Oleuropein, an active constituent of olive leaf, has a variety of pharmacological activities associated with its capacity to scavenge reactive oxygen species. Oleuropein is also reported to have protective effects against non-alcoholic fatty liver disease (NAFLD) in vivo. In this study, gene expression profiling of hepatic tissues was examined, and transcription factors (TFs) with target genes that were modulated by oleuropein were identified to gain insights into the molecular mechanisms for the hepatoprotective action of this compound. C57BL/6N mice were fed either a high-fat diet (HFD) or 0.03% oleuropein-supplemented HFD for 10 weeks, after which their livers were subjected to oligo DNA microarray analysis. The oleuropein with which the HFD was supplemented reduced the hepatic mRNA level of the genes that encoded the key regulators of the hepatic fatty acid uptake and transport. In addition, the oleuropein reduced the expression of a number of hepatic genes involved in the oxidative stress responses and detoxification of lipid peroxidation products and proinflammatory cytokine genes. The (putative) candidate TFs that bound to the promoters of the genes regulated at least threefold (both up and down) by oleuropein were implicated in the lipogenesis, inflammation, insulin resistance, fibrosis, and cell proliferation and differentiation, which implies that the mechanisms that underlie the beneficial effects of oleuropein on NAFLD may be multifactorial.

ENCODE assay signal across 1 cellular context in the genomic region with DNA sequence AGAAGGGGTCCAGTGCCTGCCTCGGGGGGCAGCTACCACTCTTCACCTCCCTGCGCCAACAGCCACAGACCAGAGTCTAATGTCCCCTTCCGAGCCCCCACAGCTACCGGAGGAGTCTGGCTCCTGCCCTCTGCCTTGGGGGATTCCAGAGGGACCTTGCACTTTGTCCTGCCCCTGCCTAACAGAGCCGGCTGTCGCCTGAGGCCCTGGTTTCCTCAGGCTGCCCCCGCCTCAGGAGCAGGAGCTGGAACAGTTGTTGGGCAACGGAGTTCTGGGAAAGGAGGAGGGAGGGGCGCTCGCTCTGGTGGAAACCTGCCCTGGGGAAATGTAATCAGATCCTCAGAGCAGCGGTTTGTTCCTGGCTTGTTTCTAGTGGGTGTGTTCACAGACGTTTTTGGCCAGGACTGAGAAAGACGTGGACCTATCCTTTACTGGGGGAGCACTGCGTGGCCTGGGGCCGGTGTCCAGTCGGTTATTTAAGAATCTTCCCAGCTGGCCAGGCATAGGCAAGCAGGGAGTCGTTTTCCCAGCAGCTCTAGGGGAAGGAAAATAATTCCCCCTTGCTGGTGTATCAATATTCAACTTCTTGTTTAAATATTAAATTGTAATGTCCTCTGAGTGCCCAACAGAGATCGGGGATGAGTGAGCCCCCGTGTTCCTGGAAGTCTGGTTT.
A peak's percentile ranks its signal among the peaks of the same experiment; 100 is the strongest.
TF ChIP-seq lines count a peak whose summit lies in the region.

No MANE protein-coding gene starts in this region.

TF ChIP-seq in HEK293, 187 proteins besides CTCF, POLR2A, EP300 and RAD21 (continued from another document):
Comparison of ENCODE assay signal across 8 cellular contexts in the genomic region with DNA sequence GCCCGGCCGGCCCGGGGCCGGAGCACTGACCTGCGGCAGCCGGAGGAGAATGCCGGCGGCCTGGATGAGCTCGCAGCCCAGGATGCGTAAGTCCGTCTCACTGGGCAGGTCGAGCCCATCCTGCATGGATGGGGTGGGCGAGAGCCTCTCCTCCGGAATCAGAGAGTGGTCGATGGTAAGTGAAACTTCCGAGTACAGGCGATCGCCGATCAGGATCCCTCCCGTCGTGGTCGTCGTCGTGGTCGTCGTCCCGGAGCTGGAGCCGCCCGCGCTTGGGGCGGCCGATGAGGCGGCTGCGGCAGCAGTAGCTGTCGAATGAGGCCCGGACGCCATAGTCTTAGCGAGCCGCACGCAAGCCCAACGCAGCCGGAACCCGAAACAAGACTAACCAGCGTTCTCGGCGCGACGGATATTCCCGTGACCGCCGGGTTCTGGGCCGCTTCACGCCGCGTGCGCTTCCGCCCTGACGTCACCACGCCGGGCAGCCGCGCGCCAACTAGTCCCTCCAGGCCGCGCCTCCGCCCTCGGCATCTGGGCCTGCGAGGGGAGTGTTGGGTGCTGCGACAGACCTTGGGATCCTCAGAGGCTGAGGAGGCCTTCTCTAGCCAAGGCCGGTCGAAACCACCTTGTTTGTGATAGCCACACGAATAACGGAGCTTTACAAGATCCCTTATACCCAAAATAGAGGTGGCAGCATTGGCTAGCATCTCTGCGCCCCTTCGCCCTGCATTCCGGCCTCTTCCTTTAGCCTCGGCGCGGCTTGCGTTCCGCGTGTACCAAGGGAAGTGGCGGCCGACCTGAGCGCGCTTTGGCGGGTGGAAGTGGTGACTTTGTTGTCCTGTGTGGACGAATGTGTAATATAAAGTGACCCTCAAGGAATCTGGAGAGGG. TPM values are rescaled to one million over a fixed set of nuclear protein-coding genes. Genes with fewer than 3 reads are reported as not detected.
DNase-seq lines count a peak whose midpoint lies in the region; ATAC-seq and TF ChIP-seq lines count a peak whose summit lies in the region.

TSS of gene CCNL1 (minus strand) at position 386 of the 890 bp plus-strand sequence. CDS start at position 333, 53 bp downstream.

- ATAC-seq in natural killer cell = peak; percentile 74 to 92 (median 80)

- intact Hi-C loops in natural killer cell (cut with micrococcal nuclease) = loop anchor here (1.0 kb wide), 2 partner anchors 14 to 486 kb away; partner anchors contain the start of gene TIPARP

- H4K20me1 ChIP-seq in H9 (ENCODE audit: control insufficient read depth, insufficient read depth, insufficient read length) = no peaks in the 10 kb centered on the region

- Molecular mechanism
- Non-alcoholic fatty liver
ASJC Scopus subject areas
- Applied Microbiology and Biotechnology
- Molecular Medicine